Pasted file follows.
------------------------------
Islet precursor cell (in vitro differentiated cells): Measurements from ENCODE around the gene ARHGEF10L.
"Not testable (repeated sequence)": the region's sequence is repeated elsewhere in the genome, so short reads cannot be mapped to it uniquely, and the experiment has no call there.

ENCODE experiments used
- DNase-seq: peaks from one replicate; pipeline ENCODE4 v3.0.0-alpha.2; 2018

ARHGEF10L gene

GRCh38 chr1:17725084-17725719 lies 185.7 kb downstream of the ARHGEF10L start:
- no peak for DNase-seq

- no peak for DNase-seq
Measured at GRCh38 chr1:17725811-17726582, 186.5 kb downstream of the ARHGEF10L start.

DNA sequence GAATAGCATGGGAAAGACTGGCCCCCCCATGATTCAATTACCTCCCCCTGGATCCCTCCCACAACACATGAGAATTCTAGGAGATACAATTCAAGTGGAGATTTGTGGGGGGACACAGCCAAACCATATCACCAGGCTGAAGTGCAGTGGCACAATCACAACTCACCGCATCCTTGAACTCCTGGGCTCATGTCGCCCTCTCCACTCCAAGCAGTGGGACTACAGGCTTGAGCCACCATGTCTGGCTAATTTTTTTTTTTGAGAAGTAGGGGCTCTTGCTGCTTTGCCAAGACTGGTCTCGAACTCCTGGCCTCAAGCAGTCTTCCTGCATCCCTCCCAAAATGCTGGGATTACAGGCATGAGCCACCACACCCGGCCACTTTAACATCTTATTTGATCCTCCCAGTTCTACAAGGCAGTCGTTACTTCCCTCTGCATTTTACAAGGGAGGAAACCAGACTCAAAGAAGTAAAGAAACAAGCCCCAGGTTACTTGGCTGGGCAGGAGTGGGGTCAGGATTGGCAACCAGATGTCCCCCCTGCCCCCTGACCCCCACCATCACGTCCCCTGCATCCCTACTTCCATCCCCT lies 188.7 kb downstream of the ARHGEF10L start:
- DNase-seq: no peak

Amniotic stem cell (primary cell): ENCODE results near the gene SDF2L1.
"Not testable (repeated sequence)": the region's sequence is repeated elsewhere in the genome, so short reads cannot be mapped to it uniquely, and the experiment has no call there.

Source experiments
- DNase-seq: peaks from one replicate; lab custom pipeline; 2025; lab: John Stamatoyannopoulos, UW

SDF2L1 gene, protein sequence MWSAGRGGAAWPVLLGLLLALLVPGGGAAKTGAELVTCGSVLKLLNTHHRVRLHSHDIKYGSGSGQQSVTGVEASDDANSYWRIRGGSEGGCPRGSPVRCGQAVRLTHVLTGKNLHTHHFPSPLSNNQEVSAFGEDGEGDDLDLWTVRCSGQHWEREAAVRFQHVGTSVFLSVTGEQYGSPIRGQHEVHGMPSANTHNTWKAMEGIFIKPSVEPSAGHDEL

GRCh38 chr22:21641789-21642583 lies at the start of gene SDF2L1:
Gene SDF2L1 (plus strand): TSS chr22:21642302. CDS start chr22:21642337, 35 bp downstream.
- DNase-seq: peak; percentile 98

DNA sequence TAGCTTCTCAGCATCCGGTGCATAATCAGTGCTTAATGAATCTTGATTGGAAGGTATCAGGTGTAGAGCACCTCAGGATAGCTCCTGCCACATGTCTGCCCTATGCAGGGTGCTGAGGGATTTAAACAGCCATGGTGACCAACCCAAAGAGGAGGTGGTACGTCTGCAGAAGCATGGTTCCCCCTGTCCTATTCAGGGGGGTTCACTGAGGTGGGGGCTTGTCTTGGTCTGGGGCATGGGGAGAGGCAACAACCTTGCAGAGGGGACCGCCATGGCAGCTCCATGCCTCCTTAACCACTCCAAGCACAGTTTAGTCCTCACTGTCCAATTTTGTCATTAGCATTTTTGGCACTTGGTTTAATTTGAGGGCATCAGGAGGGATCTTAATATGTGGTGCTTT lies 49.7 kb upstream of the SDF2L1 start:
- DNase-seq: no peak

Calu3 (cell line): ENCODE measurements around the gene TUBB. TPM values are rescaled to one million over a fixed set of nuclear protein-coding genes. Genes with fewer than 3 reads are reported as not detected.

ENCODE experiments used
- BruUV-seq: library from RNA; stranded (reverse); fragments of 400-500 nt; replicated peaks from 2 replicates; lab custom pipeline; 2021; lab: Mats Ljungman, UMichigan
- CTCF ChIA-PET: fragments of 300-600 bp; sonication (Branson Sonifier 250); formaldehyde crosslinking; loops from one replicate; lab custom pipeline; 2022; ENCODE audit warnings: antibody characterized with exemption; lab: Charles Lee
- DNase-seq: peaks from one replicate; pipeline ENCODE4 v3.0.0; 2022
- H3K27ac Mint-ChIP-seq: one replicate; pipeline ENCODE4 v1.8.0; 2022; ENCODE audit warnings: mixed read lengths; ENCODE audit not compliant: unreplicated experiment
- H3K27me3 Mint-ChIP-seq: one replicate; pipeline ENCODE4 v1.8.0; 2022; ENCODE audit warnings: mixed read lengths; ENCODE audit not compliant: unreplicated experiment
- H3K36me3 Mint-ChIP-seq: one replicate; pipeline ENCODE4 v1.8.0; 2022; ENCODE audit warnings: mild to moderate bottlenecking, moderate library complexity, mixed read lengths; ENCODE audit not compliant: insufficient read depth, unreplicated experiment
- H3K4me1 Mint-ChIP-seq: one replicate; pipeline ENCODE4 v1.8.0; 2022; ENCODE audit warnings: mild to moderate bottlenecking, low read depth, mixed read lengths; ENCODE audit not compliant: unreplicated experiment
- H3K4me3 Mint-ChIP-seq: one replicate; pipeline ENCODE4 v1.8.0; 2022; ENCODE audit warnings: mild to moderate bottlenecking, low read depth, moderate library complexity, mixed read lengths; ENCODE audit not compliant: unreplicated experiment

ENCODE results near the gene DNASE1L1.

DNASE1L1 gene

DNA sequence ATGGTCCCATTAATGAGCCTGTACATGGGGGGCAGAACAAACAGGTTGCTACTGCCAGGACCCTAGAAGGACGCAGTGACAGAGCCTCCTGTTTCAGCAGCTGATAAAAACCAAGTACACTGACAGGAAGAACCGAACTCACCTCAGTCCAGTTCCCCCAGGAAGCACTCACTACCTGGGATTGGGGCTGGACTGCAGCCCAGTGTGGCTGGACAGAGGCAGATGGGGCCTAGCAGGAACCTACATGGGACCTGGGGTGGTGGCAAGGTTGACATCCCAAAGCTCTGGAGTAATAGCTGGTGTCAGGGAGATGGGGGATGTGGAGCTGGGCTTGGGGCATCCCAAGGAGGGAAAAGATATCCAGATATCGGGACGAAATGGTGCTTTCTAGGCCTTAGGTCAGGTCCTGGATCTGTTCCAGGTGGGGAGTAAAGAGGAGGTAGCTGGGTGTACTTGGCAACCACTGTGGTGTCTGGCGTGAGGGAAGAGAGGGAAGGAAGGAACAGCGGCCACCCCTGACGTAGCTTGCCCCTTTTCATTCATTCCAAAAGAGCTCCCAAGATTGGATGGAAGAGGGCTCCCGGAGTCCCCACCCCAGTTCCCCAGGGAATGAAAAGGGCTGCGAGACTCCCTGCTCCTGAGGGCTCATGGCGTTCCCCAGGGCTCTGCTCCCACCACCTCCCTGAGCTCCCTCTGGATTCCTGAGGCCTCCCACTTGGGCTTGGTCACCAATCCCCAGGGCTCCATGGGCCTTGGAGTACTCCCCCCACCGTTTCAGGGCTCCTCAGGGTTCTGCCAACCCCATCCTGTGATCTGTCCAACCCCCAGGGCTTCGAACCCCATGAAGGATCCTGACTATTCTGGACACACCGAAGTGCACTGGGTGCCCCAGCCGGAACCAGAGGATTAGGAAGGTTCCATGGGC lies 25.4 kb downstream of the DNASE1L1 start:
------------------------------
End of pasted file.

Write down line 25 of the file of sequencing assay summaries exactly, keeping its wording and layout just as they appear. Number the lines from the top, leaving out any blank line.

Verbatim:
- CTCF ChIA-PET: fragments of 300-600 bp; sonication (Branson Sonifier 250); formaldehyde crosslinking; loops from one replicate; lab custom pipeline; 2022; ENCODE audit warnings: antibody characterized with exemption; lab: Charles Lee